Due to high Covid infection numbers throughout the summer, it’s now possible to get a sick note from a doctor over the phone again for some illnesses. Here’s what you need to know.

EXPLAINED: The new rules around getting a sick note over the phone in Germany

What’s happened?

In spring 2020, German authorities changed the law so that people with a mild upper respiratory tract illness, such as the common cold, were able to get an incapacity to work certificate or AU-Bescheinigung by simply calling and speaking to their GP.

The rule was extended several times and finally reversed on June 1st this year due to falling infection figures. Since then people have had to go back to the practice – or do a video call if the doctor’s office has that system in place – to get a sick note.

Now, due to a decision by the Joint Federal Committee, the regulation has been reintroduced and patients can call their GP again for a sick note.

Can I get a sick note over the phone for any illness?

No. As before, the regulation only applies to patients suffering from a mild upper respiratory tract illness. Though Covid has not explicitly been named in the announcement, it seems that it is intended to be covered by the regulation.

If the doctor is convinced that the patient is unfit for work after a telephone consultation, then they can issue a sick note for up to seven days.

READ ALSO: EXPLAINED: The changes around doctor’s notes in Germany you should know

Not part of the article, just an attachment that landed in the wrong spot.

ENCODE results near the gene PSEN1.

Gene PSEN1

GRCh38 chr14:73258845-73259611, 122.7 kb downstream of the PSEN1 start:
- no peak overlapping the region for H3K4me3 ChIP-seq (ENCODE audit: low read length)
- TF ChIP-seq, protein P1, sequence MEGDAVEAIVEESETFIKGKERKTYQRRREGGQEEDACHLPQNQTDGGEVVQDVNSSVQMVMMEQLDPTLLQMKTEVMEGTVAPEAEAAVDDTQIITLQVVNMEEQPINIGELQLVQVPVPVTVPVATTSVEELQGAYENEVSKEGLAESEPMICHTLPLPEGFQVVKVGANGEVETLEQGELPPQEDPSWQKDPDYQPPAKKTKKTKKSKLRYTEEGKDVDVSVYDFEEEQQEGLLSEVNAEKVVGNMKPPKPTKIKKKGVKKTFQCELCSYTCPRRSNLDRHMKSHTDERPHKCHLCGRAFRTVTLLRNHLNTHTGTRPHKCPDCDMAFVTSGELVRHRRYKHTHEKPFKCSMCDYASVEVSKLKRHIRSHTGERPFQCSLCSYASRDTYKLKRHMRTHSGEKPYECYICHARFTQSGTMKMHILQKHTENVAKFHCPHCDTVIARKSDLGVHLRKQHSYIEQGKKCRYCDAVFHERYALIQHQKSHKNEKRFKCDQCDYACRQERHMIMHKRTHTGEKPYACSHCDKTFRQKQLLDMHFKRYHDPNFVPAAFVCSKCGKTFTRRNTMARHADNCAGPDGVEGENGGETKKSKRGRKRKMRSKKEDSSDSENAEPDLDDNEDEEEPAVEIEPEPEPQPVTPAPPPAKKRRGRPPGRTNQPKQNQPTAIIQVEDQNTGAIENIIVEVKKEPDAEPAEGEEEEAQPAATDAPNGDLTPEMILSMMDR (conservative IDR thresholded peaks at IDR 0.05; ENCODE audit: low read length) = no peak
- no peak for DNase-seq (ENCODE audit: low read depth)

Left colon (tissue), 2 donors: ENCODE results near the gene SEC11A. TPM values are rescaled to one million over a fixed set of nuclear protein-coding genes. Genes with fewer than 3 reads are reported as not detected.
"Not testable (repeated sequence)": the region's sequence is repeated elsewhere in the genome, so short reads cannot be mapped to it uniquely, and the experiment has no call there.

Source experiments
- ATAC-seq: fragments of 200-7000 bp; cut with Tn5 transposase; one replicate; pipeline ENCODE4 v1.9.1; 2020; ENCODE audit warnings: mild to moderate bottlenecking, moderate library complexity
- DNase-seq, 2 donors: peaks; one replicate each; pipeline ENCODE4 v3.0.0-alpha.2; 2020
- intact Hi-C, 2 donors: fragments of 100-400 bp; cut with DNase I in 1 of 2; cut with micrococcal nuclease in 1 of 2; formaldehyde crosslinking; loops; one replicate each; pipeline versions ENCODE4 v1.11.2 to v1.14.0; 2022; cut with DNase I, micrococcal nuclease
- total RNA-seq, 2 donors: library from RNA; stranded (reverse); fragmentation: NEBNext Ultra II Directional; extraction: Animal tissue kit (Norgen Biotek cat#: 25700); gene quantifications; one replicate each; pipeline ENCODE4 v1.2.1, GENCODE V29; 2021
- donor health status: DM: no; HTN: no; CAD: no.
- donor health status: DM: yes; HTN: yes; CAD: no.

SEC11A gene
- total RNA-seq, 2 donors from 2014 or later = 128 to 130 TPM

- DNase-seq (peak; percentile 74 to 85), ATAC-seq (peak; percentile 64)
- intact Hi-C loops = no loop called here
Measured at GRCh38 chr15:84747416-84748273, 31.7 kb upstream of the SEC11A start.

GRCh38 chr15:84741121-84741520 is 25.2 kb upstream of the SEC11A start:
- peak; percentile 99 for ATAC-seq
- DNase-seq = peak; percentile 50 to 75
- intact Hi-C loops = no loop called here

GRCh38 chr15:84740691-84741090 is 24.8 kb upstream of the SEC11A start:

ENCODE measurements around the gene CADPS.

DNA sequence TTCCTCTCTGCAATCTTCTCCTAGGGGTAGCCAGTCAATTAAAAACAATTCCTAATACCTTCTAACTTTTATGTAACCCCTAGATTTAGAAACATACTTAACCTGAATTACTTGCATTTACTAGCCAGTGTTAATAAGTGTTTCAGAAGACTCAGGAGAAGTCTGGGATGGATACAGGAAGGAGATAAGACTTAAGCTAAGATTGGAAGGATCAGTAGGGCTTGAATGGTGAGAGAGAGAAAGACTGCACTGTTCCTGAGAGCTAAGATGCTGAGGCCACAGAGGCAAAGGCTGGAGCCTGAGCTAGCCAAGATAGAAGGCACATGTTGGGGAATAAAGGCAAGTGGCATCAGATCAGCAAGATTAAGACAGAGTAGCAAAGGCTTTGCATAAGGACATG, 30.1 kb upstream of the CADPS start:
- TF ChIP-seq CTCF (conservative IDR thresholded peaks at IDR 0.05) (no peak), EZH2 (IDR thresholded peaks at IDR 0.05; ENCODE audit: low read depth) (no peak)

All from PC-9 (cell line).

If the symptoms persist after seven days, the certificate can be extended once more for another week.

Why now?

According to the Chairman of the G-BA, Josef Hecken, the regulation has been introduced now as a response to rising Covid numbers and in anticipation of the cold and flu season in the coming months: “We want to avoid full waiting rooms in doctors’ offices and the emergence of new infection chains,” he said.

The telephone sick leave rule is a simple, proven and uniform nationwide solution for that, he said. The rule is also necessary because video consultation hours are not yet available everywhere.

What else should I know?

The health insurer DAK is calling for telephone sick leave in the case of light respiratory diseases to be made possible on a permanent basis in Germany. DAK’s CEO Andreas Storm said that this should “not always be up for debate, because it has proven itself.” 

READ ALSO: Everything you need to know about making a doctor’s appointment in Germany

The social association VdK also welcomed the reintroduction of the rule. The VdK’s President Verena Bentele said that the regulation would help to protect high-risk groups in particular from potential infections.

What are the rules to know about sick notes in Germany?

Germany has a strict system in place. If you are sick, you need to give your employer a Krankmeldung (notification of sickness) before the start of work on the first day (of your illness).

However, you also need to hand in a Krankschreibung (doctor’s note) on the fourth day of your illness. Some employments contracts, however, require you to submit a sick not earlier than the fourth day so check with your boss or HR on that point.